Seattle, WA

Where Is it Safe to Swim?

Maria Shimizu Christensen

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Photo by Jakob Owens on Unsplash

We may have just experienced the wettest and coldest May since 1948, but eventually summer will get here, and as the days get hotter we’ll want to head to the beaches to cool off. Living in Western Washington we have plenty to choose from.

But, where is it safe to swim? What beaches have lifeguards? Are there algae or bacterial outbreaks? Can you get swimmer’s itch at your favorite beach?

Seattle Parks & Recreation recently announced the closure of three beaches for the summer of 2022. East Green Lake Beach, Mathews Beach, and Seward Park Beach will be closed due to lifeguard staffing shortages. But, even when Matthews Beach is open for the season, it has frequent temporary closures because of water quality issues.

Six beaches remain open in 2022: Madison, Madrona, Magnuson, Mt. Baker, Pritchard, and West Green Lake.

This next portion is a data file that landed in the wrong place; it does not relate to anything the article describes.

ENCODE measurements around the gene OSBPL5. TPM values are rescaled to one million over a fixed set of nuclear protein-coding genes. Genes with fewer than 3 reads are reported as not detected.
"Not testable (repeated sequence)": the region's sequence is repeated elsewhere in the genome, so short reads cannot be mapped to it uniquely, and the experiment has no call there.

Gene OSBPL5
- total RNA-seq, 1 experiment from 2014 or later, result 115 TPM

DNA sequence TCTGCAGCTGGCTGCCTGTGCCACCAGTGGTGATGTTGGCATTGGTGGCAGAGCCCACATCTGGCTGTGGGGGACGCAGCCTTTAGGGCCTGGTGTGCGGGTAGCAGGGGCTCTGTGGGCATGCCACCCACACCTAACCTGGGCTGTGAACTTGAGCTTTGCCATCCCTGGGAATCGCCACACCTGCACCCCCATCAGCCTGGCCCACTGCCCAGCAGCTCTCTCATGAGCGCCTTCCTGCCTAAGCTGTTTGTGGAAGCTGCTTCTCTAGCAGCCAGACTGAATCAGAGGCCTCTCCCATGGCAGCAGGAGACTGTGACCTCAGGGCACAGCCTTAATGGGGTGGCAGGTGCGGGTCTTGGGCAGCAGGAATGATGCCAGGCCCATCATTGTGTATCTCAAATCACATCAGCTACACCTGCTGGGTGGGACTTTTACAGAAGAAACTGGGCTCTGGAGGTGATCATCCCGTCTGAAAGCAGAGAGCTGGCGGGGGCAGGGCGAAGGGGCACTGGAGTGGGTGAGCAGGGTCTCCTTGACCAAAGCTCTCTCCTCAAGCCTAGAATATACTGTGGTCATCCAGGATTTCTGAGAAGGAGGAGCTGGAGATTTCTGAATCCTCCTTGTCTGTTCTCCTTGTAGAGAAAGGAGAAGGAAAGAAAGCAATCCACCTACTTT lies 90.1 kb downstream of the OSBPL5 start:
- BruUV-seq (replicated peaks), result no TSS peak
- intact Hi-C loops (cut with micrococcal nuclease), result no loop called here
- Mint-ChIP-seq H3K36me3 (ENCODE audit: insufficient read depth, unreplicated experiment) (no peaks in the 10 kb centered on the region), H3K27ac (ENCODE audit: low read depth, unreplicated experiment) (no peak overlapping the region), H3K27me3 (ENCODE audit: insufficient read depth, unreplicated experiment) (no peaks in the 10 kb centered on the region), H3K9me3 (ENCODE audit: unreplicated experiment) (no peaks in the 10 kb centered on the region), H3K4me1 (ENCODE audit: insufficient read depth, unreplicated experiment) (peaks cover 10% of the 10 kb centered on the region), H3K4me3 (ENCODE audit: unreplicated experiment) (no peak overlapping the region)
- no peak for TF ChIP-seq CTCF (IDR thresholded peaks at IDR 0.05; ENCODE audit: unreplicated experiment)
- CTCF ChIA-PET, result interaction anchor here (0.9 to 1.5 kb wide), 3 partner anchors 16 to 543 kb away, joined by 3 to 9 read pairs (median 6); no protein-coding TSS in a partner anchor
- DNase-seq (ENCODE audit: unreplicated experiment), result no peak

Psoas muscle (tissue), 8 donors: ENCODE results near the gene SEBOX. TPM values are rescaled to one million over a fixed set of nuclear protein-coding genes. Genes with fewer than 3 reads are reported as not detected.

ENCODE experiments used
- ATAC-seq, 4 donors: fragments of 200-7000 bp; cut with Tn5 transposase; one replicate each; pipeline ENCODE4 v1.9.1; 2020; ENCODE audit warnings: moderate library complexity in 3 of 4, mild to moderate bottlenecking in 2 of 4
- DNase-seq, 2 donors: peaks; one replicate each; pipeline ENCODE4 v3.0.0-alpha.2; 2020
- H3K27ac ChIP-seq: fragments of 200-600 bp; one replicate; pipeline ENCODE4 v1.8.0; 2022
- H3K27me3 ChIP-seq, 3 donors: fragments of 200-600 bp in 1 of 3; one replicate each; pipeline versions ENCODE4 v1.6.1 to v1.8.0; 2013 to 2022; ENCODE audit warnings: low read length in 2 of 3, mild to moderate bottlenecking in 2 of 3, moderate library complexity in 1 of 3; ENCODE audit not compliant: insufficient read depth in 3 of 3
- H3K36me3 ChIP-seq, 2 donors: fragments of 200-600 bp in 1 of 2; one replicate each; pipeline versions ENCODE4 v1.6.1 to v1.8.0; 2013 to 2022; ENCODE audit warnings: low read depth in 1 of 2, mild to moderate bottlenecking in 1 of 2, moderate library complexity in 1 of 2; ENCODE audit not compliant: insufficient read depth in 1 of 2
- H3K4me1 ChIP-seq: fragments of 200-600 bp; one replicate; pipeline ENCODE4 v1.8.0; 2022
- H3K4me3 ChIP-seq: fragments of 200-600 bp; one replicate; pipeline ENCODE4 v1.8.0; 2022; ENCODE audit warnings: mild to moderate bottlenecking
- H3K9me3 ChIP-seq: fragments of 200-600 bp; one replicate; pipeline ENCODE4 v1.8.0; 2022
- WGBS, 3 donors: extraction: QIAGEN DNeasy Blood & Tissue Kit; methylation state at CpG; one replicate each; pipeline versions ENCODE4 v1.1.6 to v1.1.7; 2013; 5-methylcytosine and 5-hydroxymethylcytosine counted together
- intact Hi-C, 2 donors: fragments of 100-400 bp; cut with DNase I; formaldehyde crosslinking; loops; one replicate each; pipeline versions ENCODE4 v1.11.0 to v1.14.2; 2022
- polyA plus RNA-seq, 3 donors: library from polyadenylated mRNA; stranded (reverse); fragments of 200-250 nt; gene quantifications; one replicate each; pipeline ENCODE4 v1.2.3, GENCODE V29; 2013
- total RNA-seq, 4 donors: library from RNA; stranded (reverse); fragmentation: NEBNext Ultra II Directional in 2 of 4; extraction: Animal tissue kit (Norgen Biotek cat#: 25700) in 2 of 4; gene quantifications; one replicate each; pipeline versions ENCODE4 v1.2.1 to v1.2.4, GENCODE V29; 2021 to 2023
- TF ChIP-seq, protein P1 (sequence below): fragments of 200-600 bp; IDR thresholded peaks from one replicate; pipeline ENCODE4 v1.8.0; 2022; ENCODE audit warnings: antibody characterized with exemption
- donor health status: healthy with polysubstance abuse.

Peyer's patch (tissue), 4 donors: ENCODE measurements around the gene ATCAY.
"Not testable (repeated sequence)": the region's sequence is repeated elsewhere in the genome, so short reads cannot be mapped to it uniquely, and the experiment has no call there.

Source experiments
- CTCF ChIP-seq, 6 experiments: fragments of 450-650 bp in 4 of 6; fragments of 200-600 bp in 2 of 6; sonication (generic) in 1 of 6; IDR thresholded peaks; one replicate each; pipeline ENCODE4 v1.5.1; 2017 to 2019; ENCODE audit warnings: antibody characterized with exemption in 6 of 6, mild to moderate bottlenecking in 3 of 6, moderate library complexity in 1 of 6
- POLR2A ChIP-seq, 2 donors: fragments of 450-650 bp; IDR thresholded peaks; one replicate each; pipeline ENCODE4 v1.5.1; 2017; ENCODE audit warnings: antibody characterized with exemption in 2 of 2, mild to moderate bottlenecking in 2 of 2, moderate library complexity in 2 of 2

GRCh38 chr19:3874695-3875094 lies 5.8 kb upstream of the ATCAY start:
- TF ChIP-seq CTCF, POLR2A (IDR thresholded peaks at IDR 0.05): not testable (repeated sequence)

So, what about beaches outside of Seattle? The fastest way to learn the status of swimming beaches in King County is to check the Lake Swimming Beach Bacteria webpage. The page includes an interactive map of all the beaches located on lakes in King County, with color coding for their status.

The webpage also includes a list of beaches, and you can click on a link to see a detailed status page for each beach. Water quality can change quickly when air and water temperatures rise, so it’s a good idea to check every time you make plans to head for a beach. For instance, Matthews Beach, noted above, already has a Moderate Concern level for bacteria, even though temperatures are low. That’s still safe for swimming, according to authorities, but it’s likely that when things heat up the level will rise to High Concern.

The site also lists beach closures. Currently, Hidden Lake in Shoreline is closed.

Outside of King County, contact your local public health office to check the status of your favorite swimming hole. For example, the Kitsap Public Health District has a page listing advisories and notices for monitored water bodies.

The Washington State Department of Ecology provides statewide data on toxic algae blooms in lakes all over the state. This link will take you to an interactive map of all monitored lakes in Washington. Zoom in and click on the dot for the lake you’re interested in. Toxic algae blooms are dangerous for both people and pets.

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Author of a Seattle handbook for newcomers, Maria provides news, guides, and tidbits for city dwellers, visitors, and day trippers

Seattle, WA
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